Cedar (scientific name Cedrus) is a genus of cone-bearing trees in the plant family Pinaceae. They are native to the mountains of the western Himalaya and the Mediterranean region. They are found at heights of 1,500–3,200 metres (4,900–10,500 ft) in the Himalaya and 1,000–2,200 metres (3,300–7,200 ft) in the Mediterranean.
|Lebanon cedar in Al Shouf Cedar Nature Reserve, Barouk, Lebanon|
Cedars are trees up to 30–40 metres (98–131 ft) (occasionally 60 metres (200 ft)) tall. They have spicy-scented wood, thick ridged or square-cracked bark, and broad, level branches. The shoots are of two kinds, long shoots, which form the framework of the branches, and short shoots, which carry most of the leaves. The leaves are evergreen and needle-like, 8–60 mm long, arranged in an open spiral on long shoots, and in dense spiral clusters of 15–45 together on short shoots; they vary from bright grass-green to dark green to strongly glaucous pale blue-green, depending on the thickness of the white wax layer which protects the leaves from drying out. The female seed cones are barrel-shaped, 6–12 cm long and 3–8 cm broad, green at first, then maturing grey-brown, and, as in Abies, disintegrate when mature to release the winged seeds. The seeds are 10–15 mm long, with a 20–30 mm wing; as in Abies, the seeds have 2–3 blisters, containing an unpleasant-tasting resin, thought to be a defence against squirrels eating them. Cones take one year to mature, with pollination in autumn and the seeds maturing the same time a year later. The male pollen cones are slender, egg-shaped, 3–8 cm long, produced in late summer and shedding pollen in autumn.
Naming of speciesEdit
Cedar cones have a similar structure to fir cones. For many years in the past, experts thought they were closely related. Modern scientific investigation has shown that they belong to the same family but are not closely related.
There are several types of cedars and experts cannot agree how they are related. Some scientists put them all in one group while others separate them into different groups.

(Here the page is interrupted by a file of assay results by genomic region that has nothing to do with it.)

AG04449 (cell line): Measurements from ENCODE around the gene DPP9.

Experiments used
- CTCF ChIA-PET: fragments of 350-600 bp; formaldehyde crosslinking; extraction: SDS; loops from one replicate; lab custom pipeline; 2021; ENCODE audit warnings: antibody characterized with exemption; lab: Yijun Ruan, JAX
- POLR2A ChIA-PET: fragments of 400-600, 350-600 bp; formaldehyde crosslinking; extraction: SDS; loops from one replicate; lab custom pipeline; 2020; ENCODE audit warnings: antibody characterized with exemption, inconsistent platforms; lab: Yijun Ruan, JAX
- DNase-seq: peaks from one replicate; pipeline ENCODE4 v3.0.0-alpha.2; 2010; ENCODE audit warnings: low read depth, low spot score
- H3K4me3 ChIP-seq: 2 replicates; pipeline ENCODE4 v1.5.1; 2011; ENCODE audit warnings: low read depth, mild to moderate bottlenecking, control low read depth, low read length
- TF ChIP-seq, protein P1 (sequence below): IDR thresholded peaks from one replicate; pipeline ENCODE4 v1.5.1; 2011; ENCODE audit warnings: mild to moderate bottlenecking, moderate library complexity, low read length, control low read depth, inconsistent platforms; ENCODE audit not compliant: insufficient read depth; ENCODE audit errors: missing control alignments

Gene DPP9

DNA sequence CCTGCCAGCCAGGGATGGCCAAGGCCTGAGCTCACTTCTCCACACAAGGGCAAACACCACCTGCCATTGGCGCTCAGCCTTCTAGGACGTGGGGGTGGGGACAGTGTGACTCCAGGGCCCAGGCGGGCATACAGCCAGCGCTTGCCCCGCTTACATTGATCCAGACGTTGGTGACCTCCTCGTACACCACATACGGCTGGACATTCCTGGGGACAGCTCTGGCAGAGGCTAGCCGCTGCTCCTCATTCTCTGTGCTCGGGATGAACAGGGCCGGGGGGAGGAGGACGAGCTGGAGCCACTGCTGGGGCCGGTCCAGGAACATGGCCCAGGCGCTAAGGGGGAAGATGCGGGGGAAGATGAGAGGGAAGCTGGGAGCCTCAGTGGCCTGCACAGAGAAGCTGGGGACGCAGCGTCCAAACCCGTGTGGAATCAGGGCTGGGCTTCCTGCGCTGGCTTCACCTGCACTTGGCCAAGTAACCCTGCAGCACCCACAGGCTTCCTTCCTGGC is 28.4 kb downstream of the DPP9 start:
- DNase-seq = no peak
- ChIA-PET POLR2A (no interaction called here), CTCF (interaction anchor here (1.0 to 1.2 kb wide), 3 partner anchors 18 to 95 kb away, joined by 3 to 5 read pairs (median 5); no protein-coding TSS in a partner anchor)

These are the names of the different kinds of cedars:
- Deodar or Deodar Cedar, Cedrus deodara (also known as. C. libani subspecies. deodara). Native to Western Himalaya.
- Lebanon Cedar or Cedar of Lebanon, Cedrus libani. Native to the mountains of the Mediterranean region, from Turkey and Lebanon west to Morocco.
- Lebanon Cedar, Cedrus libani subspecies. libani. Native to the mountains of Lebanon, western Syria and south-central Turkey.
- Turkish Cedar Cedrus libani subspecies stenocoma. Native to the mountains of southwest Turkey.
- Cyprus Cedar, Cedrus brevifolia (also known as Cedrus libani subsp. brevifolia or Cedrus libani variety brevifolia). Native to the mountains of Cyprus.
- Atlas Cedar, Cedrus atlantica (also known as Cedrus libani subspecies atlantica). Atlas mountains in Morocco & Algeria.
- ↑ 1.0 1.1 Farjon, A. (1990). Pinaceae. Drawings and Descriptions of the Genera. Koeltz Scientific Books ISBN 3-87429-298-3.
- ↑ The maturation and dispersal of cedar cones and seeds. International Dendrology Society Yearbook 1993: 43–46.
- ↑ Gymnosperm database Cedrus.
- ↑ NCBI Taxonomy Browser Cedrus.
- ↑ Flora of China vol. 4
- ↑ Qiao, C.-Y., Jin-Hua Ran, Yan Li and Xiao-Quan Wang (2007): Phylogeny and Biogeography of Cedrus (Pinaceae) Inferred from Sequences of Seven Paternal Chloroplast and Maternal Mitochondrial DNA Regions. Annals of Botany 100(3):573-580. Available online
- ↑ Farjon, A. (2008). A Natural History of Conifers. Timber Press ISBN 0881928690.
- ↑ Christou, K. A. (1991). The genetic and taxonomic status of Cyprus Cedar, Cedrus brevifolia (Hook.) Henry. Mediterranean Agronomic Institute of Chania, Greece.
- ↑ GRIN Taxonomy for Plants Cedrus Archived 2009-01-20 at the Wayback Machine.
- ↑ Güner, A., Özhatay, N., Ekim, T., & Başer, K. H. C. (ed.). 2000. Flora of Turkey and the East Aegean Islands 11 (Supplement 2): 5–6. Edinburgh University Press. ISBN 0-7486-1409-5
- ↑ Eckenwalder, J. E. (2009). Conifers of the World: The Complete Reference. Timber Press ISBN 0881929743.
- ↑ Sell, P. D. (1990). Some new combinations in the British Flora. Watsonia 18: 92.